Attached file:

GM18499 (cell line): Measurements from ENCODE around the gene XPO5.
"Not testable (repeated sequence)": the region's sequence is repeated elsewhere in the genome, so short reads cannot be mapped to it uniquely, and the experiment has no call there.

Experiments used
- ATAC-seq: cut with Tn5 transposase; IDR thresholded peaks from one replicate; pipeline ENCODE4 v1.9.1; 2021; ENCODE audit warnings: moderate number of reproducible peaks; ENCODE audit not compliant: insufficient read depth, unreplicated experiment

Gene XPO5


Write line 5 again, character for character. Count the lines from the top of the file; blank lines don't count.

Gene XPO5